Every day is a chance for each of us to engage with curiosity and a growth mindset. I can choose to let go fear and defensiveness and to try, again, to open myself up to being changed for the better by what I learn.

As we prepare for the start of Black history month, I’m reminded of how much of a gift it is to continually deepen our understanding of the past. When we know where we’ve come from, we are better able to act faithfully in the present and reach toward a more just future, together. Without reckoning with the real history of racial injustice in this country, our efforts to come up with “solutions” to our present-day problems will be shallow and scattershot.

There’s a reason why the Torah so regularly instructs the community to recollect (re-collect) and remember (re-member) its history. As people of faith and as Americans, we must wrestle honestly and deeply with the good and the bad of our national history. I believe that doing so, while painful, can ultimately forge a path toward liberation, transformation, justice and healing – for Black people, non-Black people of color and White people.

There is so much incredible work that Black historians, journalists, Biblical scholars and artists have done to uplift Black history. There is a tremendous opportunity to learn from a well of existing resources: Dr. W.E.B. DuBois, Toni Morrison, Nikole Hannah-Jones, Dr. Wil Gafney, and Dr. Erica Armstrong Dunbar, to name but a few.

Of course, racial learning, alone, is not a cure-all for white supremacy. Learning and understanding our national racial justice and racial injustice history may be a powerful first step, especially for those of us who are White; but the end goal remains full transformation – meaning the realization of racial justice, tangibly, materially, legally, economically, socially, personally, completely. The study of history teaches us that progress is possible. Real, sustained, collective struggle can and often does yield meaningful, tangible gains. This study also teaches that the progress we have made thus far is not enough. We should not fall for the deception that we are “post” racial reckoning or that 2023 is the full fulfillment of the dreams and visions of those who came before. Now is not the time to pause our efforts or contract our aspirations. Our racial present still too closely resembles our racial past. Honoring the legacy of those who came before us — and cherishing those who will come after us — means continuing the work as long as it takes. May our honest study this February (and beyond!) motivate us to faithful action each and every month of the year.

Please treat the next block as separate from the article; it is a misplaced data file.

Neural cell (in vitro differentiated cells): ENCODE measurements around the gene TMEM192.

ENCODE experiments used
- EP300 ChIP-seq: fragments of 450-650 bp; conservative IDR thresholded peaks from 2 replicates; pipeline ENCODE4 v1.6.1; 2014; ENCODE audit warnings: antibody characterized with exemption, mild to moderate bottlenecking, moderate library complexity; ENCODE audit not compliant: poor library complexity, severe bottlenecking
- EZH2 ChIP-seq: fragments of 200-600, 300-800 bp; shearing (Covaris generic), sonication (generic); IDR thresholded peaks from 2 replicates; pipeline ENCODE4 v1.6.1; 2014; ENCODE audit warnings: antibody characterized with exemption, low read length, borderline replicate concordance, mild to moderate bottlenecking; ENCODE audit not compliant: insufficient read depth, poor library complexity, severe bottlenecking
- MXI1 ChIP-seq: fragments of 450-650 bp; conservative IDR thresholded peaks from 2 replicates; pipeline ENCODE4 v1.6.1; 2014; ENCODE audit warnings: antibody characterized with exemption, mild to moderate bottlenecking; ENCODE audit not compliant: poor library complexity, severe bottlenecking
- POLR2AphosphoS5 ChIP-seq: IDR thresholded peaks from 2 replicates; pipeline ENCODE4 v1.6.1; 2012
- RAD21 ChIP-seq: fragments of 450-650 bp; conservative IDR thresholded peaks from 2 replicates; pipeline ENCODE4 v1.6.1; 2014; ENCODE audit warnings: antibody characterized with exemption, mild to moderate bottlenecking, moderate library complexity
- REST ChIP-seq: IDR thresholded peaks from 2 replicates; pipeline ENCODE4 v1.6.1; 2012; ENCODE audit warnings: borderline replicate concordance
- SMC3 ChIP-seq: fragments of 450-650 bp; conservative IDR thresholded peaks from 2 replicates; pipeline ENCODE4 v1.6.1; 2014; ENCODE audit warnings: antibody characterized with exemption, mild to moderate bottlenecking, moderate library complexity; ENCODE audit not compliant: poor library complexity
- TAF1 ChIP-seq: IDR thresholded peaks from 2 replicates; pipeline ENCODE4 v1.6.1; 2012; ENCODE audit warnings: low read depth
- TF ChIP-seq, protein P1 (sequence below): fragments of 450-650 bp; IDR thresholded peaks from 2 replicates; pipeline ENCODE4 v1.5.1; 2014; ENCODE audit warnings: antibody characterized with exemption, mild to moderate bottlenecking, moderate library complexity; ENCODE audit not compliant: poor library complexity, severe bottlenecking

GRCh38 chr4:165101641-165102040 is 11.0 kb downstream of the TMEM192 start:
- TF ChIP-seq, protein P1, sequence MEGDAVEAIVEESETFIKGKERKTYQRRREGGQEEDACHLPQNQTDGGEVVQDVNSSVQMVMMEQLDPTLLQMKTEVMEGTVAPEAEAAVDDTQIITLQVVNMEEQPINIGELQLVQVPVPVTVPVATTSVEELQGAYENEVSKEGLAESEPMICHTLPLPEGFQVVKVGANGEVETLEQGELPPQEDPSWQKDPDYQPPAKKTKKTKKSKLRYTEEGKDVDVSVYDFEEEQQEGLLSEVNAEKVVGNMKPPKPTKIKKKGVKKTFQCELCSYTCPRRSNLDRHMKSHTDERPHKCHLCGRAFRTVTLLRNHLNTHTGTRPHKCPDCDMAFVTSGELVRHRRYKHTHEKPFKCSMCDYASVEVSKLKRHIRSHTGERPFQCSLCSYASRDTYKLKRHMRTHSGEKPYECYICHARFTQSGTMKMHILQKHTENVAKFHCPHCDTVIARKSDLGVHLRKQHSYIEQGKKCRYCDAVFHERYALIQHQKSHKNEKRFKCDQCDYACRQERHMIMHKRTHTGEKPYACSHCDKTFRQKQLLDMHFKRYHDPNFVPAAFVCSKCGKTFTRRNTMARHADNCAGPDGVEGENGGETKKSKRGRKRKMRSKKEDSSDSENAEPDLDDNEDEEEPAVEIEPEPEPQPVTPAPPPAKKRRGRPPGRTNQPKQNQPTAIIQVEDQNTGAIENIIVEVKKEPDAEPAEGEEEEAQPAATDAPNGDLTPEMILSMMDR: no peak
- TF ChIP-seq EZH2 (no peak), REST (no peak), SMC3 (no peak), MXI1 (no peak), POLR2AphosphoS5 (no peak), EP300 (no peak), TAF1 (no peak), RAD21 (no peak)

About The Author


Emily Jones is the executive for racial justice at United Methodist Women, a national, faith-based women's membership organization. She leads United Methodist Women’s campaign to interrupt the school-to-prison pipeline. Prior to her current position, Emily served as the director and lead organizer for the Rhode Island Interfaith Coalition to Reduce Poverty. She has also worked as a program manager for an education non-profit and as a lay associate pastor for discipleship at a new church plant in Chicago, IL. She began her career as a labor organizer with the healthcare employees' union in Connecticut.